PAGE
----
Cooperative Education

Summary of reform: Instructional use of small groups so that students work together to maximize their own and each other's learning and toward a group goal. It is based on the social interdependence theory of Kurt Lewin and Morton Deustch (1930-1940s). Several researchers have detailed the conditions under which cooperative, individualized, and competitive structures affect or increase student achievement such as David and Roger Johnson at University of Minnesota, Robert Slavinb at Johns Hopkins University, and Elizabeth Cohen at Stanford. The development of interpersonal skills is as important as the learning itself; learning to cooperate is key to high quality work, group process skills are developed. Teaches students to work well in group settings. Process directly tied to outcome.


 Level of institutionalization: Ranges greatly. Can be an individual faculty member incorporates into a class but often part of a school or college curriculum and is institutionalized through formal arrangements

Outcomes: Critical thinking, student motivation to learn, interdependence, work well in group environment; important in internationalized or globalized world

Description of assessment: Have not found much about just assessing cooperative learning but it has been studied as a part of the science reforms, new wave calculus, and NCEE may have some studies on. Article by Bredehoft says there is not much research to date on the effects of cooperative learning in colleges. 63 studies indicate that cooperative learning promotes greater achievement than traditional competitive methods. Also students provide more support for each other. Learning together promotes higher-level critical thinking and increase student motivation.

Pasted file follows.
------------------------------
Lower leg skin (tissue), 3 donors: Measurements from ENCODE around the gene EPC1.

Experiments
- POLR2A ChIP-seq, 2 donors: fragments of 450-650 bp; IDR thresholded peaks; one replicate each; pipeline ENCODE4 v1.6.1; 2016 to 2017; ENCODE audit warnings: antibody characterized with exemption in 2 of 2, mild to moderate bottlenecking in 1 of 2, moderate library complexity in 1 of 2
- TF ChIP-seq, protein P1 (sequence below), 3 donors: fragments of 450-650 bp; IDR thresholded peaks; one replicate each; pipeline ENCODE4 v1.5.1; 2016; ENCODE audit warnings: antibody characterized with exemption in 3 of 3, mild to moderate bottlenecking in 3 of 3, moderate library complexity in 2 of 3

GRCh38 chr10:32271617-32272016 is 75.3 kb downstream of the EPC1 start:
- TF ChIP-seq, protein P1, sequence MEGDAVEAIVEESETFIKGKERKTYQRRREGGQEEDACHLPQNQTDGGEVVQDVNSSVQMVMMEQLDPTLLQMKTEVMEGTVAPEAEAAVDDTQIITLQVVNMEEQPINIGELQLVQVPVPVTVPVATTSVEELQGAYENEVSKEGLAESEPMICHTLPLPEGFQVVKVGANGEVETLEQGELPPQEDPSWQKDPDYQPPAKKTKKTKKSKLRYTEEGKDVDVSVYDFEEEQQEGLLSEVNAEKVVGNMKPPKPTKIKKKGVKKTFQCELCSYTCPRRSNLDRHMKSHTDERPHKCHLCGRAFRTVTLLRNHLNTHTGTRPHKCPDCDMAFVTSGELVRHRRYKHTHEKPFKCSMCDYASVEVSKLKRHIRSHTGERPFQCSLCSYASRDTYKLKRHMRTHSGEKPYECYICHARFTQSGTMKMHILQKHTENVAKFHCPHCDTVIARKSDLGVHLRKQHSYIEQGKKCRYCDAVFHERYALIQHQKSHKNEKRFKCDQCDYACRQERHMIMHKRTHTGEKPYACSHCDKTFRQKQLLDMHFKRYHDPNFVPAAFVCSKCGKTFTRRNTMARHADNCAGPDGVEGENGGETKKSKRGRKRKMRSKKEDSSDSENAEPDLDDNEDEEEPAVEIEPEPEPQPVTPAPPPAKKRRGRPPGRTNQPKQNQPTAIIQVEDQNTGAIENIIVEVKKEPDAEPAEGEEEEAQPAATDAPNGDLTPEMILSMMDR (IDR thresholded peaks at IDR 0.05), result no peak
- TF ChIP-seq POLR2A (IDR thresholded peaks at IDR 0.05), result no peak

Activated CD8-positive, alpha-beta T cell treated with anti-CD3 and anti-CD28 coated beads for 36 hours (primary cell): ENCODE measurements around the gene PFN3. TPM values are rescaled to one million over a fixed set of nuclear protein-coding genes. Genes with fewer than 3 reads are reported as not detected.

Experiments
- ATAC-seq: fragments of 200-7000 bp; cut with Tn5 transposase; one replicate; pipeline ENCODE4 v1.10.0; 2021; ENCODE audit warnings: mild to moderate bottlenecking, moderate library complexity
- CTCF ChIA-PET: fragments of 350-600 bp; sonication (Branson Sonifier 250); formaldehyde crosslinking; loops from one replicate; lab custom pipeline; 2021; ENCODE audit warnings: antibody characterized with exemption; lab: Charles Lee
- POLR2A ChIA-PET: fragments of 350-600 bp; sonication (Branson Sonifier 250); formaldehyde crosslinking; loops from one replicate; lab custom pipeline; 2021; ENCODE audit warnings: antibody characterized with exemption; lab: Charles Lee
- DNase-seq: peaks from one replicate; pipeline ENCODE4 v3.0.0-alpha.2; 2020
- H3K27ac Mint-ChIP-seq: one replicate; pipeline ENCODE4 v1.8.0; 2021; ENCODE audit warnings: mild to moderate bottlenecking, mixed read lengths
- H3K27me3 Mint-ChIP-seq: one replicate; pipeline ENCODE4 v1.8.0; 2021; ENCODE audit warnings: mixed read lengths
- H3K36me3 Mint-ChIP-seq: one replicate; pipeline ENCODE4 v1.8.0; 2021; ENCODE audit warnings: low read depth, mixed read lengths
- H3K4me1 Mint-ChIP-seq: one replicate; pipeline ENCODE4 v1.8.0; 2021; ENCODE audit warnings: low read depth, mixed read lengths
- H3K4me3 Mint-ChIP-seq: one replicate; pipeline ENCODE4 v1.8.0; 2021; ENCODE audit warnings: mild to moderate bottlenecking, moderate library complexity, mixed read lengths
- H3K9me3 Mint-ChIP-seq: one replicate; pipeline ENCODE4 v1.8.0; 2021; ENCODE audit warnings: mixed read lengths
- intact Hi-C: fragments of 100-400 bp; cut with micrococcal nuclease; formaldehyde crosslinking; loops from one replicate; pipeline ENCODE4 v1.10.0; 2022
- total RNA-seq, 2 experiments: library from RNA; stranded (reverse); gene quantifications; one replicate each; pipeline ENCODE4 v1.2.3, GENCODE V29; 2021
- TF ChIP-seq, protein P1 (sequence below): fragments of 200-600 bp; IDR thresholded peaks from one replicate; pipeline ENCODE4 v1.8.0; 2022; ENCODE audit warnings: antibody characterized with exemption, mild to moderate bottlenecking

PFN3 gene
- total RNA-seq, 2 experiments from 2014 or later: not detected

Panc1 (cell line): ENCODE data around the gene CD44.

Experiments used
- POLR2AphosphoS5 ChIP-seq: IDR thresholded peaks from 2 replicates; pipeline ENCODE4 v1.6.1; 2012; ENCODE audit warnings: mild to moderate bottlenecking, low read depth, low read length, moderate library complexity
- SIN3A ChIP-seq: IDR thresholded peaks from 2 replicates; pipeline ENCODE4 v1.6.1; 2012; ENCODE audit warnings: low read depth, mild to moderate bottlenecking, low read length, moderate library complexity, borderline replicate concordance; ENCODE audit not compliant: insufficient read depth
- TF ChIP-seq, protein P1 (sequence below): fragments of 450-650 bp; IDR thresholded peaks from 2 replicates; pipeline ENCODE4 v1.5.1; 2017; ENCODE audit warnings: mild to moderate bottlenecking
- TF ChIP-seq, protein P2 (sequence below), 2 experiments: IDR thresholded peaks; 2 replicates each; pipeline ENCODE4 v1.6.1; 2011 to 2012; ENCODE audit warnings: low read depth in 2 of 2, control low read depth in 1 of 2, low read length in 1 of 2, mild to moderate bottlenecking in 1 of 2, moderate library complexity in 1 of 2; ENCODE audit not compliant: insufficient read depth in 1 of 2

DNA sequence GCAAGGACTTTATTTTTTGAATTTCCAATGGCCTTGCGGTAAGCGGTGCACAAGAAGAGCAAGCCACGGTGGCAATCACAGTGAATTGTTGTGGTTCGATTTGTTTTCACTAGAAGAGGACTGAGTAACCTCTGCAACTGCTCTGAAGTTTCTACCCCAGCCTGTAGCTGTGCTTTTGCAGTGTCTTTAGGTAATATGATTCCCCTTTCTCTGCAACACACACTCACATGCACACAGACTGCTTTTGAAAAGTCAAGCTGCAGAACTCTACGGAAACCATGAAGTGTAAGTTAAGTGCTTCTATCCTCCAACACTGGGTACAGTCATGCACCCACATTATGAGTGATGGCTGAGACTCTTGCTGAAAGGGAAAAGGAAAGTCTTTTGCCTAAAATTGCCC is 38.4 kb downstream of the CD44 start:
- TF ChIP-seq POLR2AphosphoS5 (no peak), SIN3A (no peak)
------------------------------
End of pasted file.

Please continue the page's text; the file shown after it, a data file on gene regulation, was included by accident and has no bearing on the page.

Resistances: Faculty may be resistant to changing from comfortable lecture formats to the more labor-intensive facilitation of group work.

Evolution/History: Long history from the 1930 and 1940s from studies by Kurt Lewin who looked at ways to increased learning by balancing competition and cooperation in classrooms. Popular for a while, there is even a cooperative education journal from the mid part of the century. It lost momentum but has recently been brought back with the interest in collaborative and active learning.

Link to suggested readings: Articles on Cooperative Learning

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